We are committed to Children’s Dentistry and educating families about how to keep teeth healthy.
Is sugar bad for your teeth? Good question. This old adage is true and not so true at the same time. The amount of sugar is important but not as important as the frequency of the sugar intake. It’s actually better to chug a 40oz soda than it is to sip 4 oz of soda throughout the day; the same is true with sweets that we eat. (We’re not suggesting you drink a 40 oz soda…) Cavities happen because acid is formed by the bacteria that eat the sugars in our mouth. That acid breaks down the enamel and causes tooth decay. Limiting the sugar is good, but limiting the frequency is even more important.
Another myth or recommendation around Halloween is whether to brush your teeth after you eat all of that candy. Well, brushing after consuming a bunch of candy may actually be a bad thing. This is when our teeth are the softest. All that sugar raises the acidity in the mouth making the teeth most susceptable to abrasion or enamel loss. When the teeth are in a demineralized or softened state, we can actually brush away our enamel. Choose a mouthrinse with fluoride instead. This technique can harden the teeth while in this softened state. Unfortunately, when the enamel is gone, its gone. It won’t grow back. Brushing before drinking or eating food actually puts your mouth in a less acidic state. This keeps your teeth much stronger during those sugar binges that we have during Halloween.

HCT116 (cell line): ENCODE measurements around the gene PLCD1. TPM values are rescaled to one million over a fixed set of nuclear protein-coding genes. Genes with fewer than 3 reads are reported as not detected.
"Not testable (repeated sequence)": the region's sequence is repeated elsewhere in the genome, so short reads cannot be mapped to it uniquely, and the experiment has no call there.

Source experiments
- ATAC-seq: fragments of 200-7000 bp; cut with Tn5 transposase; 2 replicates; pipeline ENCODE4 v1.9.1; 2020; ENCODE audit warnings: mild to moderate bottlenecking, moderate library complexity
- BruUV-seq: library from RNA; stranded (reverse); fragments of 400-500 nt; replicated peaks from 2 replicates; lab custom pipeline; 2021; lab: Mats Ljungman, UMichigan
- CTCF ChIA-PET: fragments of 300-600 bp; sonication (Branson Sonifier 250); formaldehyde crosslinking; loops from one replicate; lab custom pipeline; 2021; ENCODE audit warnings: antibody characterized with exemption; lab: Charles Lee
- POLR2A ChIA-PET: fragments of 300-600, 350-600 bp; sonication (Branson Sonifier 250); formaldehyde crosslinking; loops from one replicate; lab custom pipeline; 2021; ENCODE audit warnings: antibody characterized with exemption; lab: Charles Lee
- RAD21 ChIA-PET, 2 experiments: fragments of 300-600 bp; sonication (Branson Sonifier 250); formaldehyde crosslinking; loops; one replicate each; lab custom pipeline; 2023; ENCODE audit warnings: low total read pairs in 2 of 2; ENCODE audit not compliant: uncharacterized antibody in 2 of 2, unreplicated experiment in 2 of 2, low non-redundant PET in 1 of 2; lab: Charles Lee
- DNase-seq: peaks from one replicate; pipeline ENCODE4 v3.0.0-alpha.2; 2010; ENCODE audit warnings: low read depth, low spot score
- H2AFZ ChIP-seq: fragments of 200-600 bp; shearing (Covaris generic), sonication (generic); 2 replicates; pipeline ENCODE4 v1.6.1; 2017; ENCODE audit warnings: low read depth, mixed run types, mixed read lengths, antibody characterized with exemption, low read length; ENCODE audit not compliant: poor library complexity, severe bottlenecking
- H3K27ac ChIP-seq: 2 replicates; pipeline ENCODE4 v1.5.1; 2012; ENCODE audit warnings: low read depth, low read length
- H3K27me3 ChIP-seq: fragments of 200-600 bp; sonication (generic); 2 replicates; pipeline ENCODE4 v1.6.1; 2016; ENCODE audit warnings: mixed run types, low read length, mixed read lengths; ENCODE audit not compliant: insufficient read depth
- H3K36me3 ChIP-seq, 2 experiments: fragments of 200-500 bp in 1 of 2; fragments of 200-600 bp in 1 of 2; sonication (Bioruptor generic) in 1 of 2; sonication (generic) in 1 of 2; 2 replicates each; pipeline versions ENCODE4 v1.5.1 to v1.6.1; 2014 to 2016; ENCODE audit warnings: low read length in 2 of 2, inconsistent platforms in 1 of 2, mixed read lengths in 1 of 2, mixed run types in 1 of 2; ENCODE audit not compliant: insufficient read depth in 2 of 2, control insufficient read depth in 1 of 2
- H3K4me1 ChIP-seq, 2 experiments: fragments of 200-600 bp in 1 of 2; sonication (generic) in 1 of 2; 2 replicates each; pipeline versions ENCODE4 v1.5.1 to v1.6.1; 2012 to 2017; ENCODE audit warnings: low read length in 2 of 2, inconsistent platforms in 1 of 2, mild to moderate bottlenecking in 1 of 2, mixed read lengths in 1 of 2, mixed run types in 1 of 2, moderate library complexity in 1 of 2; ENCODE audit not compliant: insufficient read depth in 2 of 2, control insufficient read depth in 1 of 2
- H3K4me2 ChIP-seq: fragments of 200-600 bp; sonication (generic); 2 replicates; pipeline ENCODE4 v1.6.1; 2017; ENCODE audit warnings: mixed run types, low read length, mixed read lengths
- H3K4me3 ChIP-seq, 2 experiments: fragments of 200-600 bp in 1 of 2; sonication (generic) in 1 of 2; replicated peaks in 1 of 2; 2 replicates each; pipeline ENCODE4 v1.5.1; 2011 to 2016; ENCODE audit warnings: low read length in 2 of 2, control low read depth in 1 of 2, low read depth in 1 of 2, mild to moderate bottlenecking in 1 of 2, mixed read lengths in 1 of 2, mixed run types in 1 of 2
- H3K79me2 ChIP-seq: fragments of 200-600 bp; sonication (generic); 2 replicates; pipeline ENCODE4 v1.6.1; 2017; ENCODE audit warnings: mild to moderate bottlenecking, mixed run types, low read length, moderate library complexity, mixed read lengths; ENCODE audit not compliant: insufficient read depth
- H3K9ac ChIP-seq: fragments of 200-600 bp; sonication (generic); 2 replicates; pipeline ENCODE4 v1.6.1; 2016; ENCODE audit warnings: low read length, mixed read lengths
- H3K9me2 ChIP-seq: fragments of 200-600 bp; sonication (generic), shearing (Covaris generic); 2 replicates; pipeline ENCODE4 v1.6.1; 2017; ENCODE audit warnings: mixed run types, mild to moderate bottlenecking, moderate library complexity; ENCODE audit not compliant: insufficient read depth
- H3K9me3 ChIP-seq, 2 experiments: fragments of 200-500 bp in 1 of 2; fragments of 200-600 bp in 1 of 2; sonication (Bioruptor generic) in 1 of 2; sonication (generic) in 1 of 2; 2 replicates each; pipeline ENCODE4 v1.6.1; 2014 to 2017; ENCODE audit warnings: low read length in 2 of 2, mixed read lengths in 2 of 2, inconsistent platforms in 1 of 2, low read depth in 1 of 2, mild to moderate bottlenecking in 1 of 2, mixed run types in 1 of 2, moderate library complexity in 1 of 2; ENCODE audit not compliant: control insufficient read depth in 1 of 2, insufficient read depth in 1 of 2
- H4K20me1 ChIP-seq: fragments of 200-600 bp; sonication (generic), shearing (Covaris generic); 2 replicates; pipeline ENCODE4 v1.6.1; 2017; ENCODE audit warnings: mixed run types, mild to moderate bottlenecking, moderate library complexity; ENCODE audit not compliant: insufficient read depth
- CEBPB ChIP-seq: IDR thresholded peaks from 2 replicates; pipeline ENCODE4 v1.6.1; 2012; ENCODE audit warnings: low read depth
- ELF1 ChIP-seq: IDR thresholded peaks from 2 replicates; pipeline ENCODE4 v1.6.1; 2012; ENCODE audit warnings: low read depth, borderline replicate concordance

Sticky candies are worse than softer ones. Sticky candy or foods can be bad for existing dental work. They can pull out fillings or crowns. Hard candies can break your natural teeth or dental restorations too. Gooey candy can stick to the teeth for long periods of time in the deepest grooves. Bacteria then eats the sugar that is wedged in the crevaces and hard to reach places for much longer. So stay away from sticky candies.
What Causes Tooth Enamel Damage?
What happens when tooth enamel is damaged? The exposed part underneath becomes vulnerable to decay. Cavities aren’t the only problem.
Teeth with damaged enamel can become sensitive to extreme temperatures. Suddenly, eating ice cream or sipping hot coffee can be painful or unpleasant.
Above article from: WebMD.com/oral-health
Savannah Dental Solutions
Drs. Chad and Alexandra Schnabel
9A Medical Arts Center
Savannah, GA 31405
Phone: (912) 354-1366